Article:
The 19th Conference of the Parties to the U.N. Framework Convention on Climate Change (CoP 19), which began on Monday in Poland, marks a crucial milestone towards negotiating an effective global warming treaty. At CoP 19, the fault lines remain the same: industrialised countries would like to see a significant cut in global greenhouse gas emissions (GHG), while developing nations are prepared to reduce their carbon footprint only with financial and technical assistance from the West. Negotiators have given themselves two years to connect the dots on a comprehensive agreement when they meet in Paris in 2015. Predictably, this deadline has proven tough to meet. Most countries agree that it would be unrealistic to have the treaty prescribe the quantum of emission cuts. There seems to be broad support for the “bottom-up” approach, which would involve countries submitting voluntary commitments assessed and monitored for compliance by the treaty’s guardians. Even so, the devil is in the detail: the EU, for instance, will push for legally binding commitments to halve GHG emissions by 2050 in comparison to 1990 levels. The U.S. wants a mix of “legally and non-legally binding commitments.” The Obama administration has said it has no plans to ratify the Kyoto Protocol which imposes a binding emissions cut on developed countries.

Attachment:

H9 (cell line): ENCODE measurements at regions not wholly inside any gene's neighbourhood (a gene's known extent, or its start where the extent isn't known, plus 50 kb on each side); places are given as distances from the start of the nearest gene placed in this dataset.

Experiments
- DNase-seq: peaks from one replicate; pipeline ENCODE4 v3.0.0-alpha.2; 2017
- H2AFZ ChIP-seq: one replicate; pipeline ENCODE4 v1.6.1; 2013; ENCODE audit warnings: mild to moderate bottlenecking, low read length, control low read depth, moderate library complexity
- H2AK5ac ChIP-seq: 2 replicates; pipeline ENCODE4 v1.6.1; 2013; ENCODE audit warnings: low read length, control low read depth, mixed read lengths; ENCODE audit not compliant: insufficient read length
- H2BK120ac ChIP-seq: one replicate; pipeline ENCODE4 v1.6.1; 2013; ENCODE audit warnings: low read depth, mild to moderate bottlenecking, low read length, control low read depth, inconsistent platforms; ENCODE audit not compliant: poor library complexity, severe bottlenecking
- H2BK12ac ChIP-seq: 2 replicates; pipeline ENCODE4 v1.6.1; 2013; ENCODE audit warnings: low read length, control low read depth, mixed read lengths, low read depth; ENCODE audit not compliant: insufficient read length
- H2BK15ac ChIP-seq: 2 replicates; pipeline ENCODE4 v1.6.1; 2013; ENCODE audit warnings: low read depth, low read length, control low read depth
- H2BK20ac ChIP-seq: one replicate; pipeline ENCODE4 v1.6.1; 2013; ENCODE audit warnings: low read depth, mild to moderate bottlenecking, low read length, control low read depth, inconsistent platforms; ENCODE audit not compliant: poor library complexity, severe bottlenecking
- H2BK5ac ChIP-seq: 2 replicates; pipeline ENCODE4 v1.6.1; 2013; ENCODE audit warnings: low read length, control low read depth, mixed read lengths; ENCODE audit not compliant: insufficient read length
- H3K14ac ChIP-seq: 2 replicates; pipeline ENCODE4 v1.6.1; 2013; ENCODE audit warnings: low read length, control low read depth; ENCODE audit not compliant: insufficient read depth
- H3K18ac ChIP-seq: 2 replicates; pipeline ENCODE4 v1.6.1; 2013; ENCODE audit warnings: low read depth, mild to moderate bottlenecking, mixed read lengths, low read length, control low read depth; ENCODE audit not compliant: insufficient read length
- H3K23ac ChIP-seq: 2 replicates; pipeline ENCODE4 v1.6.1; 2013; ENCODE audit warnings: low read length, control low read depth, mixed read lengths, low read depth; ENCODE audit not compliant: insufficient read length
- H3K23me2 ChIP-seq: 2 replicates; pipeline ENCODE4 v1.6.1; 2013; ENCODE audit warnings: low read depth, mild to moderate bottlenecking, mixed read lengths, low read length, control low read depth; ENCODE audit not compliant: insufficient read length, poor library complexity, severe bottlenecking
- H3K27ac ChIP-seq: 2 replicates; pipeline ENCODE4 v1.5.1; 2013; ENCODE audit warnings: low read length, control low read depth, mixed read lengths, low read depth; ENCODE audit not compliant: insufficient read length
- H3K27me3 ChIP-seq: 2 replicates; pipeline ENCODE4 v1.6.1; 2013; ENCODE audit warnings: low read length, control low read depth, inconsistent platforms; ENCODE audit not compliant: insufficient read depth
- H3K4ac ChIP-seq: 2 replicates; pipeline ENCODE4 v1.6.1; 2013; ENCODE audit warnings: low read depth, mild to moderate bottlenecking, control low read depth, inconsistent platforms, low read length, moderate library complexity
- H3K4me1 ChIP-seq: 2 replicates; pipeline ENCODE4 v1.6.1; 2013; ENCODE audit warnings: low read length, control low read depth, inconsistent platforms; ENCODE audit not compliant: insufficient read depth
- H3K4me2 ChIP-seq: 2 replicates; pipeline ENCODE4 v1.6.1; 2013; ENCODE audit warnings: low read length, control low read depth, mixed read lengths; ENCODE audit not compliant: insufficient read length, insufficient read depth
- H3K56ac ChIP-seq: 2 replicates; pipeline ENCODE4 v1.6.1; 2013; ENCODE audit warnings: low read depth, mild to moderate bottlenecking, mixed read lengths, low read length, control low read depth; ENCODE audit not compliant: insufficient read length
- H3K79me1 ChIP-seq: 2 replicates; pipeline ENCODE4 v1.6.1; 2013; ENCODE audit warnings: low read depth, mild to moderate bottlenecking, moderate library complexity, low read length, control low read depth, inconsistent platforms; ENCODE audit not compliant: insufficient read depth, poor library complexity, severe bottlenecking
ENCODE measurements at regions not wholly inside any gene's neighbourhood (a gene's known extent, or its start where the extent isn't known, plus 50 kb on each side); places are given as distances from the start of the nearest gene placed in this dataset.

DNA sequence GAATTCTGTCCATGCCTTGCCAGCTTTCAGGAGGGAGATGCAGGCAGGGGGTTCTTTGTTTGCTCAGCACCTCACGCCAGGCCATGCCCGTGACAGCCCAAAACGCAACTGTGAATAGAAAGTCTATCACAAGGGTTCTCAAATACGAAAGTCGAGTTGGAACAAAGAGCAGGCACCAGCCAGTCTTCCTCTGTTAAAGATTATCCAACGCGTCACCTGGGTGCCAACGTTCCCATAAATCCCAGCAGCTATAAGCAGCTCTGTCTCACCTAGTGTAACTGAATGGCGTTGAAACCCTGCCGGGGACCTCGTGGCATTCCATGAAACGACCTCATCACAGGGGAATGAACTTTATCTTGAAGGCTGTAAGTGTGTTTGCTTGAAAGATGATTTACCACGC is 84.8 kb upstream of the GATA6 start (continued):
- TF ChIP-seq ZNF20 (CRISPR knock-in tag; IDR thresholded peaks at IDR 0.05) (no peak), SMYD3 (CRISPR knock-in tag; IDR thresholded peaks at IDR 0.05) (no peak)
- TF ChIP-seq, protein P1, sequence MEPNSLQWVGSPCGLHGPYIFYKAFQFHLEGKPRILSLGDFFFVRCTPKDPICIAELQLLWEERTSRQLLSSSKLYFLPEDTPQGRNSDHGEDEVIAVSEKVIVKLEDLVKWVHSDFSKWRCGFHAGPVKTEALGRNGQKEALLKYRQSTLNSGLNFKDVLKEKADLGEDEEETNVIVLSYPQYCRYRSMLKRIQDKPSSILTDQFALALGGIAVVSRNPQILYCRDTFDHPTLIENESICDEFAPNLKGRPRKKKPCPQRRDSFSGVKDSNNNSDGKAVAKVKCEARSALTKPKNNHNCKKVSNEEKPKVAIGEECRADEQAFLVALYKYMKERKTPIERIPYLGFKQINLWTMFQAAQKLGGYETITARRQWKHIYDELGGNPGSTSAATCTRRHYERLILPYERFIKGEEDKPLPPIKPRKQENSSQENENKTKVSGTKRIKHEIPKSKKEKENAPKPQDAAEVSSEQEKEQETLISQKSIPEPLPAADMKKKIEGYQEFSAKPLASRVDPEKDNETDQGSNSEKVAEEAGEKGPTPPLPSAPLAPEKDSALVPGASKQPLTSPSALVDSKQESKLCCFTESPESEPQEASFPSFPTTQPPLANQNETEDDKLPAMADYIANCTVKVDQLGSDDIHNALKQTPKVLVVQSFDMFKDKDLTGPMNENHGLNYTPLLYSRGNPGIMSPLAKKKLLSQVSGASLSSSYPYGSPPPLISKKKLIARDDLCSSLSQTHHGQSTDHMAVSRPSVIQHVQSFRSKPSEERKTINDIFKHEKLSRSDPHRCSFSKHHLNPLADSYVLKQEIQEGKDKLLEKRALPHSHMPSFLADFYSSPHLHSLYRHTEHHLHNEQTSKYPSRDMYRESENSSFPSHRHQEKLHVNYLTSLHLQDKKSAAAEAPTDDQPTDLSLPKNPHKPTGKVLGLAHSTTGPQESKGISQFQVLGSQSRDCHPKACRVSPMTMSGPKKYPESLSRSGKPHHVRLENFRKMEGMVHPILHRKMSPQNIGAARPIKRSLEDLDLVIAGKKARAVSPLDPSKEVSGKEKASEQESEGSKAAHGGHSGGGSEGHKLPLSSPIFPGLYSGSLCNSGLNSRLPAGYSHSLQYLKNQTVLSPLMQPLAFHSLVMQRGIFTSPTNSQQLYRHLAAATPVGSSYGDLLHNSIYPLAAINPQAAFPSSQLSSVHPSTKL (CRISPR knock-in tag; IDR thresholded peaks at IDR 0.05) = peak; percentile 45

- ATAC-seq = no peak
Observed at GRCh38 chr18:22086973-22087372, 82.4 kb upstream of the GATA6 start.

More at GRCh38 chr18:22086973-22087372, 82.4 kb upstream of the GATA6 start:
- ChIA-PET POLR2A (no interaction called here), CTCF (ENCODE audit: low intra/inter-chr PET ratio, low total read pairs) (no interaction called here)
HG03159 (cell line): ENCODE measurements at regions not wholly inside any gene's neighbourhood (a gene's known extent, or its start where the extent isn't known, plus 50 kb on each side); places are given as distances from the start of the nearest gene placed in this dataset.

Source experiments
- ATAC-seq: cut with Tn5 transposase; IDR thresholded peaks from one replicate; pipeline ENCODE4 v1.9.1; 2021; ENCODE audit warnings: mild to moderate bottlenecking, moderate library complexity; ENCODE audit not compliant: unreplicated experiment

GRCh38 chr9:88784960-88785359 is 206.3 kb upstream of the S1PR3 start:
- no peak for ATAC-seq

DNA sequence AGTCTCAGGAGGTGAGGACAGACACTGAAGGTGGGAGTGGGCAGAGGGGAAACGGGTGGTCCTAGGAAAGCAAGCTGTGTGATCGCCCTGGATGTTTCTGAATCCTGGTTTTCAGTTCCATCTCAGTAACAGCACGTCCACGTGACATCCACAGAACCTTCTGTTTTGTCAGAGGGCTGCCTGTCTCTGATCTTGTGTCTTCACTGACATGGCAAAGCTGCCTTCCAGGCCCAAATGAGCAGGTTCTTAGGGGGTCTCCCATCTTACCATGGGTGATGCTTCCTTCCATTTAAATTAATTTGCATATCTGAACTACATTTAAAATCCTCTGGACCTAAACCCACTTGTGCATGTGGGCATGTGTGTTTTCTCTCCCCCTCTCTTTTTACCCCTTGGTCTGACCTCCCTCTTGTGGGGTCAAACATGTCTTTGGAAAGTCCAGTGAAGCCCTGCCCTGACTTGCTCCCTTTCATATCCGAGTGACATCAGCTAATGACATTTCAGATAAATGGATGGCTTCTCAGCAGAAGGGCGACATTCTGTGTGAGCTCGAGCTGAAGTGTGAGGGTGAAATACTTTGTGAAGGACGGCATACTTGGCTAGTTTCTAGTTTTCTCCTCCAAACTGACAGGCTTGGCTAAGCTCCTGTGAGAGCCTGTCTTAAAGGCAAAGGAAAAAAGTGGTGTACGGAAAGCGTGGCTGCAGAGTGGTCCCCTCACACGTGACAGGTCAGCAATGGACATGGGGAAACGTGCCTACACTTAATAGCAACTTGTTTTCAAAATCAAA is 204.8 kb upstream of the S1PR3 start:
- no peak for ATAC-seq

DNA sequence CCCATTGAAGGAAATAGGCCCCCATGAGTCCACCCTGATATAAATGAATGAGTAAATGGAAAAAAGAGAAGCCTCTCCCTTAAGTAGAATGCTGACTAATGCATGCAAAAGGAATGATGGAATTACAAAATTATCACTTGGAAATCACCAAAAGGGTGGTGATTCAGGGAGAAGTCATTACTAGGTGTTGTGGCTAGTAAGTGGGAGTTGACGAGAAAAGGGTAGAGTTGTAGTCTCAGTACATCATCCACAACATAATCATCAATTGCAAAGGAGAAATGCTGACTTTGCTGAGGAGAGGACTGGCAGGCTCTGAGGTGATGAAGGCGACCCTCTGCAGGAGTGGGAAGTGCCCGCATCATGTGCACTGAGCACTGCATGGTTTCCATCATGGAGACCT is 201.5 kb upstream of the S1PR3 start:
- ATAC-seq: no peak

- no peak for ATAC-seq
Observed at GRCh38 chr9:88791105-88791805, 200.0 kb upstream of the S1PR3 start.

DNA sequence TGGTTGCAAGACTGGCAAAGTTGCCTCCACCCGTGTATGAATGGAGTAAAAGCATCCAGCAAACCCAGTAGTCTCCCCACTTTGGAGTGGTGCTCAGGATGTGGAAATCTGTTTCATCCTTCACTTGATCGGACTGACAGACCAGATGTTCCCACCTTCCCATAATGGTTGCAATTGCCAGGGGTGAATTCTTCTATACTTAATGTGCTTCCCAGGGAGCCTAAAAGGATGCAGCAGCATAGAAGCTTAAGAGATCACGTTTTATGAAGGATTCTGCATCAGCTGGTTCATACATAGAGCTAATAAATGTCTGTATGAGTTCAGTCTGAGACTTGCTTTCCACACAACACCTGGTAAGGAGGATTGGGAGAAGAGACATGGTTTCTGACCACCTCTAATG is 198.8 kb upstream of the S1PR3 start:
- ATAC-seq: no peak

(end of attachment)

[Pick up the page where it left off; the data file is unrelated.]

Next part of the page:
For its part, India wants to retain the Kyoto Protocol’s preferential treatment of developing countries. Along with BASIC group members Brazil, China and South Africa, India has based its negotiating position on the principle of equity. New Delhi has made its climate commitments contingent on “mitigation actions” which would entail assistance to it in the form of “finance, technology transfer and capacity building measures”. The challenge for Indian negotiators at CoP 19 will be to secure these demands without being billed as a holdout to the treaty. India has already faced flak, rather unfairly, for its objection to bringing hydrofluorocarbons under the Montreal Protocol, as opposed to the UNFCCC. Meanwhile, fissures have shown up in the BASIC’s negotiating line as a whole. Last month, South Africa suggested the new treaty must include binding carbon cuts for all parties. The imperative of climate change — what with several natural disasters this year, and the atmospheric concentration of carbon dioxide having crossed 400 parts per million — is no doubt lending urgency to negotiations. India’s climate diplomacy must be aimed at dispelling the notion that it is reluctant to tackle global warming. Meanwhile, it must ensure Indian industry affordable access to western technology to meet our commitments effectively.